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Forums » GarageBand Tips and Tricks » Tips for compression

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hey guys. ive been kind of teaching myself how to produce for a while now and have been reading about compression and other mastering techniques.

was just wondering if someone could give me a quick summary of compression, where to use it, and maybe some examples of settings different instruments in a mix?

thankyou.
Artist Page Send Message Dec 14, 2009 | 2:16 pm
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I found this link helpful on that subject:

http://www.soundonsound.com/sos/jan01/articles/advanced.asp
Artist Page Send Message Dec 14, 2009 | 3:06 pm
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thanks but ive read that one before, and all the others but theyre all so confusing. ike i understand what they mean but its like "woah ffff that"... shouldve taken music for my GCSE's Sad
Artist Page Send Message Dec 14, 2009 | 3:08 pm
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Read this and afterwards your understanding of compressors should be as clear as mud.
Latest Song: Pipe dreams
Artist Page Send Message Dec 14, 2009 | 3:45 pm
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I always use compressions on bass guitar and vocals, I am not very technical.As far as I know, It just increase volume on softer signals and reduce volume on louder signals.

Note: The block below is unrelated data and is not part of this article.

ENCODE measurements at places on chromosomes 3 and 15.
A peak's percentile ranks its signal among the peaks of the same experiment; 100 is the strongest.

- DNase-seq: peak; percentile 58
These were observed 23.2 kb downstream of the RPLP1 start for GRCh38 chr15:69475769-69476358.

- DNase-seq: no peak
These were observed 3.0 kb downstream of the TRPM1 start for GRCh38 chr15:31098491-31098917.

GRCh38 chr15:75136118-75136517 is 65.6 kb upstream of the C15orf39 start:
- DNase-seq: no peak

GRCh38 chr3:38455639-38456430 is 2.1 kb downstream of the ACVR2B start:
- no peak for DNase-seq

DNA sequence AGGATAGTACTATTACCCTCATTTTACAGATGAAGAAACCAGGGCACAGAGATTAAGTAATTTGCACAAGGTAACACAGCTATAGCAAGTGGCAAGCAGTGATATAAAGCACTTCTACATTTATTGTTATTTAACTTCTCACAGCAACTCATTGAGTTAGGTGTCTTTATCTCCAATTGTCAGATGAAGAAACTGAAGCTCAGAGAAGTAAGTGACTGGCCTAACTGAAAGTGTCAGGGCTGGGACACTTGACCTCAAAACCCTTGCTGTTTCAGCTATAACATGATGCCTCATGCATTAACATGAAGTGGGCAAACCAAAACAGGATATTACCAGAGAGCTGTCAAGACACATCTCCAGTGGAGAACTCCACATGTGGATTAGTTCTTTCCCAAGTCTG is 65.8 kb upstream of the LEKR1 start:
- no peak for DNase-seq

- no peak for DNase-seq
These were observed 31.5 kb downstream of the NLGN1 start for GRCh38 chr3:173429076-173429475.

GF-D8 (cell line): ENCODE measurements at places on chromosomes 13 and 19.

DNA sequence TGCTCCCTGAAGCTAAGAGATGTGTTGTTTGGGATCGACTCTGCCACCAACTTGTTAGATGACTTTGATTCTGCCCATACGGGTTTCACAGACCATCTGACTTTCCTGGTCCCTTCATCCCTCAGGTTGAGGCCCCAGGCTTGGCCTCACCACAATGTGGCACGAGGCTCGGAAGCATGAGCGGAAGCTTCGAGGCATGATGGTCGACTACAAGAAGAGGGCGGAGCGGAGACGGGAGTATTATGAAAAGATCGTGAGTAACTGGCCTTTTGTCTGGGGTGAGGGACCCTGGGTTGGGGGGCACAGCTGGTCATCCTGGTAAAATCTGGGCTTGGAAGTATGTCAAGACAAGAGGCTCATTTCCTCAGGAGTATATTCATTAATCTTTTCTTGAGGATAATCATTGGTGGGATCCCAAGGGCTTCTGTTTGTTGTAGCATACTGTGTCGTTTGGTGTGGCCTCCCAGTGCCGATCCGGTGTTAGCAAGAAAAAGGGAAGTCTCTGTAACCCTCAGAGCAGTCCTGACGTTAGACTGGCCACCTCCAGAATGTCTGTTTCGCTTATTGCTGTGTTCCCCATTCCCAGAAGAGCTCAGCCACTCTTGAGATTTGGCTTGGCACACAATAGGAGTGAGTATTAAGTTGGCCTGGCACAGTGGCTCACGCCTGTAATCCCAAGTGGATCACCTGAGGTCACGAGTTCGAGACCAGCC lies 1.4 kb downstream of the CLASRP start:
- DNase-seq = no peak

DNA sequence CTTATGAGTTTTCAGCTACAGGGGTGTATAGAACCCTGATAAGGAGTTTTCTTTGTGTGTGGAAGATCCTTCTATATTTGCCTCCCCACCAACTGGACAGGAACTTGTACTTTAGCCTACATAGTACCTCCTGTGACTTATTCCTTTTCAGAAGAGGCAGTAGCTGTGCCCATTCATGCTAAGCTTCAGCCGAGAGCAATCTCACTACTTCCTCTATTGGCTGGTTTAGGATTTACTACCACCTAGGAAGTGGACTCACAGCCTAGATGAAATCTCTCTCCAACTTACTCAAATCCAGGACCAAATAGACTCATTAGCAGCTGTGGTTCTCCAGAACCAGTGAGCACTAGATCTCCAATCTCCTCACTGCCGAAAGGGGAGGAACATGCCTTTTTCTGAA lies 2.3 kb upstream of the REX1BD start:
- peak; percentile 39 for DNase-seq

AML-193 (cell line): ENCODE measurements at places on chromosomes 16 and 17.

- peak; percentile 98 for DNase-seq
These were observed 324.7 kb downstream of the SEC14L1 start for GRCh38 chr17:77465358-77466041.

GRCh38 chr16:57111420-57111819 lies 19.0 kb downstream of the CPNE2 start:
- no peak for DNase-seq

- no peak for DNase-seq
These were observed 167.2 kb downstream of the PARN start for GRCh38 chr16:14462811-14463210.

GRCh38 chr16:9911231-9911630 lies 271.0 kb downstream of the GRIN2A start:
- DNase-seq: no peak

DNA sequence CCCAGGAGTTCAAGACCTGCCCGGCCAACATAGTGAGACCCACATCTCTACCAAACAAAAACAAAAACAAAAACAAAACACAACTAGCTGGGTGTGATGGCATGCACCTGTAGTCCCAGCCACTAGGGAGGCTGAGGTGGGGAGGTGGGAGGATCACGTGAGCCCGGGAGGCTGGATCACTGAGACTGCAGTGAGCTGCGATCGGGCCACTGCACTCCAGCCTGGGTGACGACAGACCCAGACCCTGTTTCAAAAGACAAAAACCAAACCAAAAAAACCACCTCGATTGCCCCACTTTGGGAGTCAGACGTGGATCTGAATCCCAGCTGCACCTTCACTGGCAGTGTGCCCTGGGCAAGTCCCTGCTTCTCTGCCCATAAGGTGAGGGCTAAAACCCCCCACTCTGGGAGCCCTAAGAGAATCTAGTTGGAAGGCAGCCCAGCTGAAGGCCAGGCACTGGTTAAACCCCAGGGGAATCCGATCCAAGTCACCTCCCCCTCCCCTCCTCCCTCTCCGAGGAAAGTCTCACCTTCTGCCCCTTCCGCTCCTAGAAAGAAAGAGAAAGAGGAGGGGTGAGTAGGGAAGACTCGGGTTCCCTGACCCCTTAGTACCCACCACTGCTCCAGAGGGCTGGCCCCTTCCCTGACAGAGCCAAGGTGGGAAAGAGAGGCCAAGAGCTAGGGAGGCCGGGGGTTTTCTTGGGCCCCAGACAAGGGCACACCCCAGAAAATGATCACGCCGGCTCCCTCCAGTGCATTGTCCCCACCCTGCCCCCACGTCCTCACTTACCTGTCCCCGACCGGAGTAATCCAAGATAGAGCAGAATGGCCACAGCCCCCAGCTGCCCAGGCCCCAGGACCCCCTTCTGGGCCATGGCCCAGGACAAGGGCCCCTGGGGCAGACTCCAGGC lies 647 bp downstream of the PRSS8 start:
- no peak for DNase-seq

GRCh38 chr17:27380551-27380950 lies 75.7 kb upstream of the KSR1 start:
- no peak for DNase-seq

Artist Page Send Message Dec 14, 2009 | 4:01 pm
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ahh now that helped, thanks alot you three Smile
Artist Page Send Message Dec 14, 2009 | 5:37 pm
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Looks like you're sorted now, but here's compression in a nutshell anyway:

The purpose of compression is to reduce the overall range of volumes in a given source. In its simplest form, this just makes loud things quieter; some compressors also let you make quiet things louder.

Why would you want to do this? To make the sound more even and consistent, which can help it to stand out in a mix.

Compression is used a lot on vocals, for example. In some songs the singer will go from a whisper to a scream, but although you'll still be able to hear that the singer is whispering or screaming, the whisper isn't (usually) super-quiet and the scream isn't super-loud -- they're actually at about the same volume. That's compression in action -- make the loud thing (the scream) as quiet as the quiet thing (the whisper), then bring them both up in the mix so you can hear both equally well.